I went to a call for help the other day on a fifth wheel where the owner shared that none of his GFI outlets worked. About a week or so after the initial failure of the GFI, he bypassed the GFI, and he got a shock touching his front door.
He also reported that his neighbor got shocked in a similar way. He showed me an area where the RV suffered damage from a tire blow out and suspected maybe faulty or damaged writing above that area. We opened it up and didn’t find anything.
Using an ohm meter I discovered the hot or black wire on the load side of the GFI was sorted to ground. I started checking the outside outlet and found no problems there. Asked about any loose outlets the were currently not working. They said there wasn’t any problems they were aware of. We unplugged the fridge thinking maybe something there had shorted to ground. With nothing plugged in and still showing a short to ground I decided to investigate near the blowout damage area again.
This time I went to the exposed wire junction boxes that connect the wires from the stationary part of the RV to the slide out. The was a bit of discoloration on the outside of the two boxes which having road spray isn’t unusual. The first one I opened was clean and in good shape inside. The next one as I started to unscrew the cover I got a face full of brown liquid!
After that I decided to move off to the side a little and finish removing the cover. Which poured out what seemed like about 6 ounces of this brown liquid. After opening the cover completely and inspecting the wires in it and drying them off I went back to my meter to find that the short to ground had gone away.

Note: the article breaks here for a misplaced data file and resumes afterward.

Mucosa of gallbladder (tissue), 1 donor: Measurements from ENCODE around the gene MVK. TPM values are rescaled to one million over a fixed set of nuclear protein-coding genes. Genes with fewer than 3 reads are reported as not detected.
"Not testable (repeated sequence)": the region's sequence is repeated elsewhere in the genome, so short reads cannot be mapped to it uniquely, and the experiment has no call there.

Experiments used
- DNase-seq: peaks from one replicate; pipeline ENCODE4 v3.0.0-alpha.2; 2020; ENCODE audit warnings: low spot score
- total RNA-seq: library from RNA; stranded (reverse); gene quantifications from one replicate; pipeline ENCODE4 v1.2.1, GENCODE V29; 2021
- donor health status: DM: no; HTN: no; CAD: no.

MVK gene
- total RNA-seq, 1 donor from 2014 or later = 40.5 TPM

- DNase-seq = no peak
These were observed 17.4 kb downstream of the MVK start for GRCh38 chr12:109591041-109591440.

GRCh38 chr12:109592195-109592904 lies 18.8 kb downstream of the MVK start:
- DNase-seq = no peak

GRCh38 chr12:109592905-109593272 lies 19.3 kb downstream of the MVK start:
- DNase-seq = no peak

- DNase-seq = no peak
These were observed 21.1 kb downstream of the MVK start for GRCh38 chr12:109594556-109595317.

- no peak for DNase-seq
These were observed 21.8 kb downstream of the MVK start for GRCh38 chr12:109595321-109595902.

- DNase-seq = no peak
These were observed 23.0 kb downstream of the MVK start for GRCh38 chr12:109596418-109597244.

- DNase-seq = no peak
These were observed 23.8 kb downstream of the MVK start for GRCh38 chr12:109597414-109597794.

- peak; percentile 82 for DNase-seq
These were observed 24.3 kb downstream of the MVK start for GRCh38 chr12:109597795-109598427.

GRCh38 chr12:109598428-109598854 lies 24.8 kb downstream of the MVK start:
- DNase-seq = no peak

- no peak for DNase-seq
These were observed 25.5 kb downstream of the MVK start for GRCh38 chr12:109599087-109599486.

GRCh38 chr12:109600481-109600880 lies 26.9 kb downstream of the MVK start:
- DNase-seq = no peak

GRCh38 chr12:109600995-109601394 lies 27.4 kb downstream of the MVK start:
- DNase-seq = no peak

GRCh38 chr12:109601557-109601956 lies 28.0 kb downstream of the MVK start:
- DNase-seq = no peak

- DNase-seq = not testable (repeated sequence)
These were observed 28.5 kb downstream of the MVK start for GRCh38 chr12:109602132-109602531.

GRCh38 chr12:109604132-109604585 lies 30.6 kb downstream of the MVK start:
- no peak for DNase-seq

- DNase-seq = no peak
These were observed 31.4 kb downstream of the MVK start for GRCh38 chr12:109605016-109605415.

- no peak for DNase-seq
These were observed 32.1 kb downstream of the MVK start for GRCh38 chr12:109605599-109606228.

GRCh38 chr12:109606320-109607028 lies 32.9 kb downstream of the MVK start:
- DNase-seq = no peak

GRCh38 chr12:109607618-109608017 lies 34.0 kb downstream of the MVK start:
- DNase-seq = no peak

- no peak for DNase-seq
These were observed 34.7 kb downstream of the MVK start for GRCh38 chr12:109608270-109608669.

Come to find out that about 3 weeks ago the owners had a container of iced tea laying on its side in the bottom of the fridge, they discovered the next day that the lid wasn’t on tight and it had dripped out onto the floor and disappeared. It was shorly after that they started having the problem with me GFI. But failed to tie the two together never suspecting that the iced tea could have gotten into an electrical box and shorted things out.
The shock hazard came from the owner connecting the line and load side wires together at the GFI and removing the surge suppressor which kept tripping because of the short to ground.
The moral of the story is, never bypass a GFI of it or the circuit breaker attached to it keep tripping off. There is a problem and it needs to be found.
Happy Camping and stay safe!